No matter how we look at it—from the standpoint of the Reactive Manifesto or through the subtly changed implications of Moore’s law—the most pressing challenge for the implementation, validation and verification of computing systems is distribution. While the choice to distribute a program across concurrent execution units allows us to achieve both elasticity and resilience, it also entails a new set of problems that are not present in purely local programs.
Session types have been proposed in recent years as an extension to distributed process calculi in order to reign in the complexity of verifying protocols and their implementation in independent agents, but to date no common implementations exist in the industry.
We come at this problem from the inverse direction: starting out from the untyped Actor Model we have developed Akka as a successful platform that is serving as the foundation for some of the largest and most demanding services provided on the internet. The topmost feature request has always been the introduction of more type-safety, especially since the dynamic and structural type system expressed in Akka Actors stands in stark contrast to the nominal and static type systems of its host languages, Scala and Java.
In this presentation we introduce the Akka Typed project, a large jump in the platform’s evolution that includes not only typed Actor references but also a principled approach to behavioral composition of individual Actors. We detail how the added type information can be used to regain a level of type-safety that is at least as expressive as method signatures in statically typed OO languages. Finally we discuss how far this can be pushed in the direction of protocols and session types and where we currently fall short of these theoretical models.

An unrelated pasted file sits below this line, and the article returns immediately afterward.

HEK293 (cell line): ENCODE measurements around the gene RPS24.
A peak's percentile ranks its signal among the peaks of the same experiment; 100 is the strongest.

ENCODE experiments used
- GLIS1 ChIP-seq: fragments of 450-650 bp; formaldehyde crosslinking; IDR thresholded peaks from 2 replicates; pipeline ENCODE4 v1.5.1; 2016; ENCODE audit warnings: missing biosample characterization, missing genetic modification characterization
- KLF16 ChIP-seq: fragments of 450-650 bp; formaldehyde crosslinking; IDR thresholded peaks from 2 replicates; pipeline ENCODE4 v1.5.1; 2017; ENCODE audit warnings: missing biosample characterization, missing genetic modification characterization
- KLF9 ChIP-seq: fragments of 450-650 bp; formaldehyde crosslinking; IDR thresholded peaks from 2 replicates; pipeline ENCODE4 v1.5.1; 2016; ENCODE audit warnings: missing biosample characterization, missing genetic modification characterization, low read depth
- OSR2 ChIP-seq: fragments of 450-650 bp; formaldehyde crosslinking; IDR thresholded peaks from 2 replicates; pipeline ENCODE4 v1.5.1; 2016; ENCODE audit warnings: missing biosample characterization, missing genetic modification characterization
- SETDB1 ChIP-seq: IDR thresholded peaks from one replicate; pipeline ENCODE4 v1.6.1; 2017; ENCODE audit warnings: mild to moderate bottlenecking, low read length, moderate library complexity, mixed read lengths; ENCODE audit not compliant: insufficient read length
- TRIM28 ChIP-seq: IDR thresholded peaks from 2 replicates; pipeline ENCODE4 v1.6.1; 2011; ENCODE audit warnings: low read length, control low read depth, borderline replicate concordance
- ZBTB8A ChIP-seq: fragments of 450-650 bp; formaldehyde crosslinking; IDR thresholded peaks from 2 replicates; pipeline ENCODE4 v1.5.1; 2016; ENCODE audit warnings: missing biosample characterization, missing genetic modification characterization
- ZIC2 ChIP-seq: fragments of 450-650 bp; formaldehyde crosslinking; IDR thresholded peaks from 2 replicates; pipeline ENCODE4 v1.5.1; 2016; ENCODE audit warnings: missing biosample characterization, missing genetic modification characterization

Roland Kuhn is leading the Akka project at Typesafe, a co-author of the Reactive Manifesto and the book Reactive Design Patterns, co-teaching the Coursera course “Principles of Reactive Programming” and a passionate open-source hakker. He also holds a PhD in particle physics and has worked in the space industry for several years.